Book Review, Apocalypse: Reading Revelation 21-22. Julie M. Smith, editor.

Review, Apocalypse: Reading Revelation 21-22. Julie M. Smith, editor. 

From the Proceedings of the Mormon Theology Seminar.

Published by The Neal A. Maxwell Institute for Religious Scholarship.

418gtmufail-_sy346_Full disclosure up front: generally, I don’t consider myself a fan of doing “Mormon theology.”  Not that I find the concept inherently incorrect, but that the results (usually) disappoint me.  However, this slim volume, from “The Proceeding of the Mormon Theology Seminar” is a happy exception; even if I didn’t find value in all the essays, I found the collection, overall, quite valuable. Continue reading

Recommended Reading for CES Instructors, in light of Elder Ballard’s recent remarks

If you follow any Mormon topics on any form of social media, it’s likely you’ve heard about Elder Ballard’s recent remarks:

“Gone are the days when a student asked an honest question and the teacher responded, ‘Don’t worry about it.’ Gone are the days when a student raised a sincere concern and a teacher bore his or her testimony as a response intended to avoid the issue.”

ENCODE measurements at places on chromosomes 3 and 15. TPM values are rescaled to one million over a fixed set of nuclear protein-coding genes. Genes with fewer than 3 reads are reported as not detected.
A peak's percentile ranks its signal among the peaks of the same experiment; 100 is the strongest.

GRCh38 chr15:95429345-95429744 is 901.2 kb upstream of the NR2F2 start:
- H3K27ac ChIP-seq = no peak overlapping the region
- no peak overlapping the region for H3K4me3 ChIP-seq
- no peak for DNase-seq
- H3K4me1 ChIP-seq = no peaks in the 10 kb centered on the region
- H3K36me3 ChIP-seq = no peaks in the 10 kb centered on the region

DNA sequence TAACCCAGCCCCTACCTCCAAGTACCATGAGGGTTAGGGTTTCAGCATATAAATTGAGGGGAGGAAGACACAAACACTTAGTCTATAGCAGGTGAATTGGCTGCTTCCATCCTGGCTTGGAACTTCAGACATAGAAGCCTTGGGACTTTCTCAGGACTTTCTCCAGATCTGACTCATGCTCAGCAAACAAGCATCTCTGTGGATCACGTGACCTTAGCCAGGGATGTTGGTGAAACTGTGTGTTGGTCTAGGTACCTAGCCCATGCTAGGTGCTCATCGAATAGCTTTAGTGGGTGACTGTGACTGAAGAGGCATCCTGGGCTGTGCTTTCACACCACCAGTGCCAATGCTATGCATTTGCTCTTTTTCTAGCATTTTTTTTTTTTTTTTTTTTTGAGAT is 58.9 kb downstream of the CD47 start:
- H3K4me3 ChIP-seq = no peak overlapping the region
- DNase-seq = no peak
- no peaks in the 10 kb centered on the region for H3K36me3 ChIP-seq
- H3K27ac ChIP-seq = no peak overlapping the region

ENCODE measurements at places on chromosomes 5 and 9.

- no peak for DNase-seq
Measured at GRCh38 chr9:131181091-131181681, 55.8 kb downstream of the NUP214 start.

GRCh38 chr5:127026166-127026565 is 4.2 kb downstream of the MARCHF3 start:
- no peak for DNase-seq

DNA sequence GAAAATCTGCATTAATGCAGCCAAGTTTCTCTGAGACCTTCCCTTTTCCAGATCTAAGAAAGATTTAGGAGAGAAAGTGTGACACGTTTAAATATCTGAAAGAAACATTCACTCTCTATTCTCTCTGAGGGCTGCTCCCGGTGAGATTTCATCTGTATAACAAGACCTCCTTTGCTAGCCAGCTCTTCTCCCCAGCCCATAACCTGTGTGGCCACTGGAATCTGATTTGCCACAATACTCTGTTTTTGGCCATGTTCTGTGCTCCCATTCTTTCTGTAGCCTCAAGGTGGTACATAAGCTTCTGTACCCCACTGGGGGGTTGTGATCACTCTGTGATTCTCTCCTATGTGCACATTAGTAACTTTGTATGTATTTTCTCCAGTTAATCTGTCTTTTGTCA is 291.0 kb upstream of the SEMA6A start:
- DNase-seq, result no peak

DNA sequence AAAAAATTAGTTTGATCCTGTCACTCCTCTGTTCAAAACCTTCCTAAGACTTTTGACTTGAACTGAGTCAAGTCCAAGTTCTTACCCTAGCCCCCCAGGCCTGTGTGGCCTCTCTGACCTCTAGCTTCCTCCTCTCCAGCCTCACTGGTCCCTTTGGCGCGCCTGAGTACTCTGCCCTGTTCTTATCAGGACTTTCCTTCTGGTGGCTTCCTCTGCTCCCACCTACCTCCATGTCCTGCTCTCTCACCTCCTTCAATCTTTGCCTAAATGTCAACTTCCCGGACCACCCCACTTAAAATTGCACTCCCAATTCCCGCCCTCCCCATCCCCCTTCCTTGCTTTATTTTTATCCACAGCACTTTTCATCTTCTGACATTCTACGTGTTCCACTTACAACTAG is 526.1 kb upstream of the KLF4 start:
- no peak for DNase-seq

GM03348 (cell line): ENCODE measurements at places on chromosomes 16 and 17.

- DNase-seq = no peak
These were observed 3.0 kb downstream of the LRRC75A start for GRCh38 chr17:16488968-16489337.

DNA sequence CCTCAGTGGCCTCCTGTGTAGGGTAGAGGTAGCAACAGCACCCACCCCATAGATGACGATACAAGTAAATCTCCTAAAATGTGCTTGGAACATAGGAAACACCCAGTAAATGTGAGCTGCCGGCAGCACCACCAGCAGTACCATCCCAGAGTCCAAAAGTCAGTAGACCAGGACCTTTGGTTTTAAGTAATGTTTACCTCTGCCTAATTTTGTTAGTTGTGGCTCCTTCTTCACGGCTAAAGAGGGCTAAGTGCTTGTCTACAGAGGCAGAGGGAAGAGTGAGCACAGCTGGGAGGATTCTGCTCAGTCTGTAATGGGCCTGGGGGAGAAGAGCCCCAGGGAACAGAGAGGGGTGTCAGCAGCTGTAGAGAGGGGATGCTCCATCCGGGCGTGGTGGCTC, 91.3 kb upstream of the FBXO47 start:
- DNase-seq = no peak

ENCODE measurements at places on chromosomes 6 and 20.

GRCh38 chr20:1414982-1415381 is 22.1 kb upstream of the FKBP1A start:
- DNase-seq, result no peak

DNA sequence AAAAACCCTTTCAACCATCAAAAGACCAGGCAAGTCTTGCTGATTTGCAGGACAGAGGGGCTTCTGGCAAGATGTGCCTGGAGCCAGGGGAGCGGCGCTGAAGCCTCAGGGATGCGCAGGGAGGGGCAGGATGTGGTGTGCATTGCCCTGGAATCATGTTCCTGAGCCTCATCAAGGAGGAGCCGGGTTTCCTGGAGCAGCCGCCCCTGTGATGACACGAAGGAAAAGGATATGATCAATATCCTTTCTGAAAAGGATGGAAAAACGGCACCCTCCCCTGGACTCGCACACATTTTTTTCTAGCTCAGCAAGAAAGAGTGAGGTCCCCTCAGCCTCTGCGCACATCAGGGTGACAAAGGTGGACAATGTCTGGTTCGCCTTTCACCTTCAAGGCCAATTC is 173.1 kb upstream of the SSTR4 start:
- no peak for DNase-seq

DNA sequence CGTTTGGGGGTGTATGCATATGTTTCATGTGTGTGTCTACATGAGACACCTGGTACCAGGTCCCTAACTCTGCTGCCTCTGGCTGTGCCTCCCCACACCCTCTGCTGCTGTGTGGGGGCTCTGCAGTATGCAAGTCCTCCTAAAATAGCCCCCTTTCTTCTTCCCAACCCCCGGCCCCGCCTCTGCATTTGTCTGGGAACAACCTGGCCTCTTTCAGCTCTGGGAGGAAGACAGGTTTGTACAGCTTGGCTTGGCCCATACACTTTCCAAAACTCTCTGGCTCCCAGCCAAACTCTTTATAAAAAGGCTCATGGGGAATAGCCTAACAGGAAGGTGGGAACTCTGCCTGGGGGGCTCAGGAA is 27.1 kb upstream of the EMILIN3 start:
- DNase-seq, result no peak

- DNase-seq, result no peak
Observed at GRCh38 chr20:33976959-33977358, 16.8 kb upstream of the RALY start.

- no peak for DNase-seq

What I hope to do in this post is list a few resources that a seminary/institute (or even a really dedicated Sunday School teacher) could read to help them get the knowledge to either give good answers to these questions or to know where to look and find the answers. Continue reading

Book Review: “How Do I Know If I Know?” by John Byetheway.

Title: How Do I Know If I Know?How Do I Know_f
Author: John Bytheway
Publisher: Deseret Book
Genre: Devotional
Year: 2014
Binding: Softcover
Number of pages: 138
ISBN: 9781609079215
Cost: $9.99

Reviewed by Ivan Wolfe for the Association for Mormon Letters

John Bytheway has made a fairly nice niche for himself writing books aimed at Mormon youth that do quite a few things well: He doesn’t talk down to them, he avoids overly complicated language, and he presents the ideas straightforwardly.

I could see a complaint that his writing is too simplistic in handling controversial aspects of the gospel (his work is not at all like Adam Miller’s recent “Letters to a Young Mormon” which does tackle hard issues). However, such a criticism would be missing the point. Continue reading